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The Vinyl Frontier #4 - Collecting Black Gospel Music

Posted by Joe Goldmark, March 10, 2015 07:02pm | Post a Comment

Head to the Vinyl Beat website to check out extensive LP label guides and wild cover galleries!

A friend said that gospel music was soul music for black folk and that mainstream soul music was music made for a white audience. The implication being that if you wanted to hear music with real soul, listen to gospel.
 

Fantastic Violinaires The Fantastic Violinaires with an incredible live version of “Children Are You Ready.”


Generally speaking, gospel reflected whatever musical trend was happening in R&B music. Gospel music was a little rougher and less polished than secular music, and of course the theme was religious, but otherwise it was relatively easy for artists to cross back and forth between the two styles. And besides, most black pop and soul artists grew up singing in the church.
 

Dorothy Love Coates and the Gospel Harmonettes Dorothy Love Coates and the Gospel Harmonettes, "Thats Enough."


 


The Staple Singers, Mavis Staples The Staple Singers with Mavis Staples on lead vocal, “Sit Down Servant.”

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The Muscle Shoals Documentary: A Tale of Two Studios, One Sound

Posted by Kelly S. Osato, October 17, 2013 03:50pm | Post a Comment
fame studios muscle shoals alabama sheffield documentary music hit songs single sound soul country funk rock southern rick hall muscle shoals sound studio fame rick hall swampers 3614 jackson highway music soul documentary film southern rock funk country sheffield alabama recording hit singles songs

From Dave Grohl's Sound City to 20 Feet From Stardom there have been some really great music-related documentary films released recently, perhaps none so overwhelmingly transcendental as the story of a reliable hit-maker and an iconic sound rooted in a sleepy corner of Alabama called Muscle Shoals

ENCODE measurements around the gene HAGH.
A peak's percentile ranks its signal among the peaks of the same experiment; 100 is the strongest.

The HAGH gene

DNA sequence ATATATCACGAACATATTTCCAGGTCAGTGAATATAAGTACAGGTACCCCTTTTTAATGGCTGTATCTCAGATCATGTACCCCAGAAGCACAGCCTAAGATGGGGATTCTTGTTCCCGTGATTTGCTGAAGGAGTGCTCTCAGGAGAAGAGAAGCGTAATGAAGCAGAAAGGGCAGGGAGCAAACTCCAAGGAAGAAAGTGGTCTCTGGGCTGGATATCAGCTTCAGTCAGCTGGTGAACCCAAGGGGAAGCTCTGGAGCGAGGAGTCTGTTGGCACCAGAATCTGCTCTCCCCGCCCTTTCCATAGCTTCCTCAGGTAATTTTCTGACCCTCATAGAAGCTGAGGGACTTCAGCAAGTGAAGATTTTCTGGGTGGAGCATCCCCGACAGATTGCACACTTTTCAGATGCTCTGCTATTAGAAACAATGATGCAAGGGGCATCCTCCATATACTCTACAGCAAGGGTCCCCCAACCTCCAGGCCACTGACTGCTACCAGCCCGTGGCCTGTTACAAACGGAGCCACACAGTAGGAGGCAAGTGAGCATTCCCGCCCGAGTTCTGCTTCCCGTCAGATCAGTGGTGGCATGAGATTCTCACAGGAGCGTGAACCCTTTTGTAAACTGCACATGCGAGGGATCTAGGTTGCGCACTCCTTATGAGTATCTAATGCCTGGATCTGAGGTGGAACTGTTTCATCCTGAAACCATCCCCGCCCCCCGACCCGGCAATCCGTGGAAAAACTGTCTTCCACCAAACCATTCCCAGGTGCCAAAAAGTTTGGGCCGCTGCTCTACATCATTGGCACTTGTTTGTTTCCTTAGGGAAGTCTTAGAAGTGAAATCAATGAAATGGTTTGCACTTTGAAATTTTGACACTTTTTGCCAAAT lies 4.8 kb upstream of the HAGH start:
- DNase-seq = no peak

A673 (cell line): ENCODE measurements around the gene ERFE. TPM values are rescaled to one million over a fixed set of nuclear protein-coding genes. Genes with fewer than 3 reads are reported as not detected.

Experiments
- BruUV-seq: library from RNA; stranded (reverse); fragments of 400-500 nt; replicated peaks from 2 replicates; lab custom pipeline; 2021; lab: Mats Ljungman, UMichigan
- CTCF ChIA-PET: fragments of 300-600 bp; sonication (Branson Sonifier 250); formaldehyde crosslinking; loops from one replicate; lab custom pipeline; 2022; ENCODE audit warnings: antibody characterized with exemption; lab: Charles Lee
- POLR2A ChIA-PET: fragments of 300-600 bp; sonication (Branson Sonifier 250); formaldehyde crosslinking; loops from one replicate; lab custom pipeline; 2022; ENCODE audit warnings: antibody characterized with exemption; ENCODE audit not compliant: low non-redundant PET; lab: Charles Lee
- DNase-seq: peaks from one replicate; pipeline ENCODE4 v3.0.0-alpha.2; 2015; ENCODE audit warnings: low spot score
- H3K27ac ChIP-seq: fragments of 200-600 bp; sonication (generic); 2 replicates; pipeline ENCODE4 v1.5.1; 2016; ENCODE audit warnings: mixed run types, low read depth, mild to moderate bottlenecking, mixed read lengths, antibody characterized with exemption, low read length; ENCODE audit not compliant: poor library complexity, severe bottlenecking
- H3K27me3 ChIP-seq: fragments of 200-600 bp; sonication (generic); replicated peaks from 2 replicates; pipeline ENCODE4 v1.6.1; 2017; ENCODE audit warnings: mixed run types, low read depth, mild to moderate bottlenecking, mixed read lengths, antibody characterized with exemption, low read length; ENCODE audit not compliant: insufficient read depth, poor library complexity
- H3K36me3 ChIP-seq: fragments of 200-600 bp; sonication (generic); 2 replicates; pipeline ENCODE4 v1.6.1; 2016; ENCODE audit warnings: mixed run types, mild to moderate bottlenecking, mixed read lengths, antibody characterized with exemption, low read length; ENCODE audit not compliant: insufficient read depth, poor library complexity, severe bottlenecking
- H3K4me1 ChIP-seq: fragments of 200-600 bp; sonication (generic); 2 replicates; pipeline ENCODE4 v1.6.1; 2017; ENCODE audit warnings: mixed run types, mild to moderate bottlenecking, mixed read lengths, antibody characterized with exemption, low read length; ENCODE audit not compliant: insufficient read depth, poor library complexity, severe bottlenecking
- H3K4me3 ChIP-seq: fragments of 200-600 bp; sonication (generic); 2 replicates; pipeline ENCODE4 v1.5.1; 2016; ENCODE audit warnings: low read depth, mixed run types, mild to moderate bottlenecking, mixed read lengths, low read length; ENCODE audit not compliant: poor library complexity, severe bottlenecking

muscle shoals welcome sign alabama soul music fame rick hall studios documentary

Between providing the most literal rendering of "I'll Take You There" and dabbling in discovering the metaphysical origins of what has come to be lauded as the "Muscle Shoals sound," Muscle Shoals blends reflective interviews of those who lived and tracked the music, bolstered by snippets and loops of the iconic sound itself, with layers of pastoral vistas and rustic rural vignettes of the surrounding countryside, playing like a gorgeous cinematographic back-mask. Combined with the fleeting highs and the tragic lows experienced by musician, songwriter and Fame Studios producer Rick Hall, his session players, The Swampers (who would later found a similarly nondescript recording studio across town in a former casket factory), among others still living in the glory of the Muscle Shoals nexus, the film also depicts the triumph of a phenomenon bigger than anyone can fully understand nowadays: the earthly crossroads of soul, country, funk and rock and roll at a time when "separate but equal" was the order of the day. 

Show Recap: AlunaGeorge at Amoeba Hollywood

Posted by Billy Gil, September 14, 2013 11:00am | Post a Comment